The importance of financial research in the film industry
Financial research is essential for the production of a film, particularly one intended for the mainstream market. So much money is often invested to fuel these projects that a detailed budget plan must first be developed. This will also ensure that the right fraction of money is designated to each field of production and that each field’s individual budget is proportionate to the rest. The budget provides a framework that, whilst susceptible to change, influences every stage of production. For example, if the film relies on special effects or a specific star, the overall budget of the film will be structured in proportion to the film’s key financial requirement.
The production budget doesn’t include the money required to cover the exhibition and distribution costs, which, in the mainstream market, often match the overall costs of production. Nevertheless, the production budget is still dealt with in two parts. The first part includes the “above the line” costs which involves the key prices that set the overall tone of the budget, and therefore, the overall tone of the film. These key costs are the fees of the leading stars, the director, the writer, and producer. The stars’ salaries are usually proportionate with one another whilst the Director is given a similar percentage to the writer and producer.
The second part of the budget, the “below the line” costs, affect the other cast members, sets, costumes, equipment, rentals, permits, catering and any other expenses. It also affects the postproduction processes of editing, sound, special effects and title sequences. These costs are often unaffected by the production’s star power, however, blockbusters require each of these fields to have very high budgets to fulfill the increasing audience demand for bigger spectacles. To give an idea of the detail required in each field of the budget, each piece of equipment, prop or mass storage device must be budgeted and receipted.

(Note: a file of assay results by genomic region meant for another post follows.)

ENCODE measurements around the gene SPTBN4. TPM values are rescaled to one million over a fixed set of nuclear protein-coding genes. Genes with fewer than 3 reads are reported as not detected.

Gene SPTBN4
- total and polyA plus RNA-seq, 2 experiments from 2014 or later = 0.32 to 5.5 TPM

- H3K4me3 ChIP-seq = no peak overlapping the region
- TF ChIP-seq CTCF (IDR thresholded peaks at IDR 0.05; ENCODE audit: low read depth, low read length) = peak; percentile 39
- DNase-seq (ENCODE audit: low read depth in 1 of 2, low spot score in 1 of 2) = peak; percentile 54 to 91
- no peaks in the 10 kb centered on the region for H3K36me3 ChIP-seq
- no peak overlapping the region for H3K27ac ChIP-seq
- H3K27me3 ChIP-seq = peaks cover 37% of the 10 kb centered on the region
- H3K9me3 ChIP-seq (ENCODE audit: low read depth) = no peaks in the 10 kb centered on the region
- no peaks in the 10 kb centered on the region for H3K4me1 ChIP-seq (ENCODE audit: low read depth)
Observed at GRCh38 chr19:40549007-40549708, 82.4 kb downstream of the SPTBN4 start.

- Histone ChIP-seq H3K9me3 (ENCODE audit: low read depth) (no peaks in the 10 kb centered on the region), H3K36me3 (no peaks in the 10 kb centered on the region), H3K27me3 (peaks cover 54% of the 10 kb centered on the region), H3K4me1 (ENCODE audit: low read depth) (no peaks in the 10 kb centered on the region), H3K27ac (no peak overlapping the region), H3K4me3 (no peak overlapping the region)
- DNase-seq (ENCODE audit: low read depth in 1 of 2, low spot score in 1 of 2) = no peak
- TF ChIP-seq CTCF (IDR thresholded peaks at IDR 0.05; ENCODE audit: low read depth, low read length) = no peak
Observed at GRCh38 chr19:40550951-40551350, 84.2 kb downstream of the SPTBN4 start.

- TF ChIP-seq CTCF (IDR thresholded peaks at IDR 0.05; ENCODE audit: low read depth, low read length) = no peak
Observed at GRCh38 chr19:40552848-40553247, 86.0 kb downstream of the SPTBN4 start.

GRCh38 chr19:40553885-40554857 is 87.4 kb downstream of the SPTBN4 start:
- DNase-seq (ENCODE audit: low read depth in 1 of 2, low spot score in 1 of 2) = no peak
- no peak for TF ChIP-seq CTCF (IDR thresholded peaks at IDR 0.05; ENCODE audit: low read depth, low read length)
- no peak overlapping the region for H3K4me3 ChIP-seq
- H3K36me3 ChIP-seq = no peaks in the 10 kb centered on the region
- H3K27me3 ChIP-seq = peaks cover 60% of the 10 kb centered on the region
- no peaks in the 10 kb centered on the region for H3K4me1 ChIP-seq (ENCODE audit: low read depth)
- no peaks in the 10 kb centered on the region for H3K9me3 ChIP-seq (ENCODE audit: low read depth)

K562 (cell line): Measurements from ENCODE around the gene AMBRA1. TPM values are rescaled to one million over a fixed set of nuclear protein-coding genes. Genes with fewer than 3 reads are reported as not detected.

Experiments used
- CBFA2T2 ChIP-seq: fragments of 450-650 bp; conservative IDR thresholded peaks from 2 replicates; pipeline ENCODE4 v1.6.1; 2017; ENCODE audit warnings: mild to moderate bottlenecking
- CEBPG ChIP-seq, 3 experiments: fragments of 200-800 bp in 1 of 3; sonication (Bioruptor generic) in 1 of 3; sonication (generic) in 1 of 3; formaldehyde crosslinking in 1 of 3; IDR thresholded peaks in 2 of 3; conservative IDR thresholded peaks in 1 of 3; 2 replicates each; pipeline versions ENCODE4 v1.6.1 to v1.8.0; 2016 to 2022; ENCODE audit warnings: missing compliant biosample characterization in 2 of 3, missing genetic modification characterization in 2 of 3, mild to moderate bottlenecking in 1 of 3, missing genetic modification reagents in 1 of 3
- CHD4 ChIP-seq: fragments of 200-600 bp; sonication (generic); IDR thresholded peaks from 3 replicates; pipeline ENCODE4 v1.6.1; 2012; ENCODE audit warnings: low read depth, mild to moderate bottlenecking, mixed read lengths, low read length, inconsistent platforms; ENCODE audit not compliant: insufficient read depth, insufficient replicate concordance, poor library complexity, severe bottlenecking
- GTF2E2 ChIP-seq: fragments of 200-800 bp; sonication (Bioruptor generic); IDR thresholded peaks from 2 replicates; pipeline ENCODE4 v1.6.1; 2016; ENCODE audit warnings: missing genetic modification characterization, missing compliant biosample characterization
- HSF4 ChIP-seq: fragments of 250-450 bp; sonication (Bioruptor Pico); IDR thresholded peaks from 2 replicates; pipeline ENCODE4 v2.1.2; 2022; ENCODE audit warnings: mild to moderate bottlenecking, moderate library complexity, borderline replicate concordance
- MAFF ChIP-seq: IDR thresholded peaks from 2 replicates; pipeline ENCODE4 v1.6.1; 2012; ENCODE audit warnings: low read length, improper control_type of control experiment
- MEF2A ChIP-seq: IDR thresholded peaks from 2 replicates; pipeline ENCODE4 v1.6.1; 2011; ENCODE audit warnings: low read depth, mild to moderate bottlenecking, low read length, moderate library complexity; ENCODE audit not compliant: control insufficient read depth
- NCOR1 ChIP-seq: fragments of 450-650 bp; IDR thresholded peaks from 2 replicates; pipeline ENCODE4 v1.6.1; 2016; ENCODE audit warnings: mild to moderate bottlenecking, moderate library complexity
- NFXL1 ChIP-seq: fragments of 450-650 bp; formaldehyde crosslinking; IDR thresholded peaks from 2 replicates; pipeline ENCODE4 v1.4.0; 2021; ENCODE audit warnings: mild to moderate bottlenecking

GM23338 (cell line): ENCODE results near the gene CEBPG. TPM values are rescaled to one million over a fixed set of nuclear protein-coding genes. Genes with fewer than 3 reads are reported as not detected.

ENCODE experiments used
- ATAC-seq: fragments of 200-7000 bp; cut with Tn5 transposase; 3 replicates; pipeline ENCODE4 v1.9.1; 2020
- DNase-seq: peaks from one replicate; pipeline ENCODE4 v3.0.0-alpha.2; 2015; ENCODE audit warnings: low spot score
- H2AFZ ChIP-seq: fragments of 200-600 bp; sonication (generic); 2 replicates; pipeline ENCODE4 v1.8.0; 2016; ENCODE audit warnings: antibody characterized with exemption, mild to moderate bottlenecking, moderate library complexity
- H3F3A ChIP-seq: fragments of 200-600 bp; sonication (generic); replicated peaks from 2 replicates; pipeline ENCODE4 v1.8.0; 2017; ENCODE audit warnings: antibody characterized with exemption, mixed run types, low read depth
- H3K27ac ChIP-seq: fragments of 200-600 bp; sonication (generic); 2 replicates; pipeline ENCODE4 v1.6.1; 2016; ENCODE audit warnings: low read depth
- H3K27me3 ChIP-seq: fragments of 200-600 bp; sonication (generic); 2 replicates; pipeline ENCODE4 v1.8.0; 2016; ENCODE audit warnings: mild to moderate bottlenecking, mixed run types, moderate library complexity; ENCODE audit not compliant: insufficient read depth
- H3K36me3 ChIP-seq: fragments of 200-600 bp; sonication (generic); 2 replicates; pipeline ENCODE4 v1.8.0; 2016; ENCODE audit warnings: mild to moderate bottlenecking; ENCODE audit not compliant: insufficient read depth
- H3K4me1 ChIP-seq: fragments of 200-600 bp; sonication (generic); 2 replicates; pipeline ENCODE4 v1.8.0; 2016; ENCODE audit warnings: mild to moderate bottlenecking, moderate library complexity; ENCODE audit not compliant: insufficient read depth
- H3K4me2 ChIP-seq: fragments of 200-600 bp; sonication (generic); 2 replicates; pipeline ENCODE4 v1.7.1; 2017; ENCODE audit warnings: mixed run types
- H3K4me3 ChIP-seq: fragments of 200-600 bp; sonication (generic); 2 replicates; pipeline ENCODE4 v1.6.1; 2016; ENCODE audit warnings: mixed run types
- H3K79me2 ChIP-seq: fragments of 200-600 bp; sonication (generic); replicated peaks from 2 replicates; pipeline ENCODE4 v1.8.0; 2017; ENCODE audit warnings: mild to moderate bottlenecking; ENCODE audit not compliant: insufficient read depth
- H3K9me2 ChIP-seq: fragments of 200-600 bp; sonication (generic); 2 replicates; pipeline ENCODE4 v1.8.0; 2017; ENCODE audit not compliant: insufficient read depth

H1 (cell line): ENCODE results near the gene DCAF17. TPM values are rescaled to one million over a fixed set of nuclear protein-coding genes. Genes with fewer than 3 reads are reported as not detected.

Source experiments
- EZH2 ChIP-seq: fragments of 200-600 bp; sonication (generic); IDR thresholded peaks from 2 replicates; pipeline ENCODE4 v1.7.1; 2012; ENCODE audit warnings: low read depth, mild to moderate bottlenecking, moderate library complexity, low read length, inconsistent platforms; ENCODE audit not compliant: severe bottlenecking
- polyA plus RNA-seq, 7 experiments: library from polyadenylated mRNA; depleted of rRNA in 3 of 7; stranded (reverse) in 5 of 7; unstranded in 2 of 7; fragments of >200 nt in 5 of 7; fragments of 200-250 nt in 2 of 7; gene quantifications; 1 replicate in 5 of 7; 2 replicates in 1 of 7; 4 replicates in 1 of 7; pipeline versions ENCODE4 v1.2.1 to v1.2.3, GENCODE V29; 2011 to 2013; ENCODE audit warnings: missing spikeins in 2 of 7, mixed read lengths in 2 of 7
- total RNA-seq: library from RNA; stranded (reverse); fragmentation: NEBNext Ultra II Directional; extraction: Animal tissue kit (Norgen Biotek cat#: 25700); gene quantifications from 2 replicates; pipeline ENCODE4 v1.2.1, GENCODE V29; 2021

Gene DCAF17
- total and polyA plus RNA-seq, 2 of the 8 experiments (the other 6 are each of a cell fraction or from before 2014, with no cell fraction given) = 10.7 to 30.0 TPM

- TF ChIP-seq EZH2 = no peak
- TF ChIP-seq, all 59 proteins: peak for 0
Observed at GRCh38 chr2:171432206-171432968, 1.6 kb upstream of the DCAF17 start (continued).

During the budgeting process, which lasts from the very inception to the final edit of the project, obstacles can easily appear which require changes to the budget. For example, an actor may pass away or become seriously ill, requiring a quick replacement or special effects alternatives to hide their absence, a prime example of this being Oliver Reed’s death during the production of Gladiator. Certain locations may also become unavailable or CGI alternatives may suddenly be opted for instead of physical sets/props. However, the initial budgeting plans always allow certain areas of the budget to be changed, and others not. Significant changes can only be made with consent by the film’s investors and lenders, as well as any unions involved.